Jerusalem announces projects to attract increasingly elusive young residents

400 downtown student dormitories and a cafe in Independence Park to be constructed within next 2 years.

Rain in Jerusalem, March 9, 2014. (photo credit: MARC ISRAEL SELLEM)
Rain in Jerusalem, March 9, 2014.
(photo credit: MARC ISRAEL SELLEM)
As part of an ongoing and comprehensive urban renewal project, the Jerusalem Municipality announced Monday that tenders for the construction of 400 discount student dormitories, as well as for a cafe in the capital’s Independence Park, were approved on Thursday.
According to Deputy Mayor Ofer Berkowitz (Jerusalem Awakening), who spearheaded the initiative, the decision was the result of several years of collaboration with Deputy Mayor Kobi Kahlon to attract increasingly elusive young residents.
To that end, Berkowitz said the rent for the new dorms will be NIS 1,200 per month, far less expensive than most comparable housing in the area.
He added that the development of the dormitory and cafe will upgrade the public space and make Jerusalem more attractive to students.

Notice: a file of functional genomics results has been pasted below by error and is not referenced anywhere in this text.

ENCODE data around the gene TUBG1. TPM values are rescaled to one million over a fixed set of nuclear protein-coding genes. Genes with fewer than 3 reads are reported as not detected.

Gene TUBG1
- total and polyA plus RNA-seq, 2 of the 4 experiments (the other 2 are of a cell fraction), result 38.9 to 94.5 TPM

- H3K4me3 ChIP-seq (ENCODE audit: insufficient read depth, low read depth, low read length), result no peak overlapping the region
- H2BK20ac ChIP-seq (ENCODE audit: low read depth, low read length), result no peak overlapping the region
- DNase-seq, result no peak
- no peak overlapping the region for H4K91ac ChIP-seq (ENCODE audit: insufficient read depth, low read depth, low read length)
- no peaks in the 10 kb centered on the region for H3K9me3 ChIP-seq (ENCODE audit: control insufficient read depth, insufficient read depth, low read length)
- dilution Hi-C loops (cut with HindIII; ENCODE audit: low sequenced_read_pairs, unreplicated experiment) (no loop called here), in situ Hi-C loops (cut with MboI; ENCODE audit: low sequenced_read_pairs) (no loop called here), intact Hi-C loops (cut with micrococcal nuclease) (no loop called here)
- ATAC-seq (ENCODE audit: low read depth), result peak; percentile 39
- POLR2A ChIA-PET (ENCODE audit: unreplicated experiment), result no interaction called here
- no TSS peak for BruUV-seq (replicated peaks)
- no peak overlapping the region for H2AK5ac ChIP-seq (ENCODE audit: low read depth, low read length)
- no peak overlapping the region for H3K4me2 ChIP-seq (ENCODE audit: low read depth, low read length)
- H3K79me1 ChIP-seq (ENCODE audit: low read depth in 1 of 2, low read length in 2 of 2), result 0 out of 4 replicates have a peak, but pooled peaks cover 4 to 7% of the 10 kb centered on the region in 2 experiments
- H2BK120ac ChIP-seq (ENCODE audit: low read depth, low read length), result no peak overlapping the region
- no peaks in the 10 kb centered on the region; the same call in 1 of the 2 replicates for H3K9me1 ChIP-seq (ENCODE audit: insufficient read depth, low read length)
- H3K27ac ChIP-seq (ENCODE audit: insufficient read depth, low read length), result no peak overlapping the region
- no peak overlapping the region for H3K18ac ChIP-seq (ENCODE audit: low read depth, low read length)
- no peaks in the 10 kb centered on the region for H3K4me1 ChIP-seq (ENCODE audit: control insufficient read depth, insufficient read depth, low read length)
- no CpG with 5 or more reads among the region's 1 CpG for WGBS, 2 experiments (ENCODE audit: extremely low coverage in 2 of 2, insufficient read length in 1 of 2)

“This meaningful expansion project will further strengthen the city center and the small business sector,” he said. “It also sends a strong message against the housing shortage in the city, by providing students with affordable rents.”
With respect to the approved tender to build a cafe in Independence Park, Berkowitz lauded the decision as a “significant step to meet the needs of residents,” while also making the city more “dynamic.”
“Jerusalem’s center is the heart of the city, and our job is to continue the process of upgrading and establishing it as a vibrant and dynamic urban area,” he said. “We will continue to work to strengthen the city center and transform Jerusalem into a place that is attractive to young people.”
Moreover, Berkowitz emphasized that the development plans are part of an ambitious and comprehensive strategy to make Jerusalem a cultural beacon.
“We have a whole vision to make downtown Jerusalem as creative and vibrant as possible – from the arts to small business, there is a lot we hope to accomplish,” he said. “This is just the beginning.”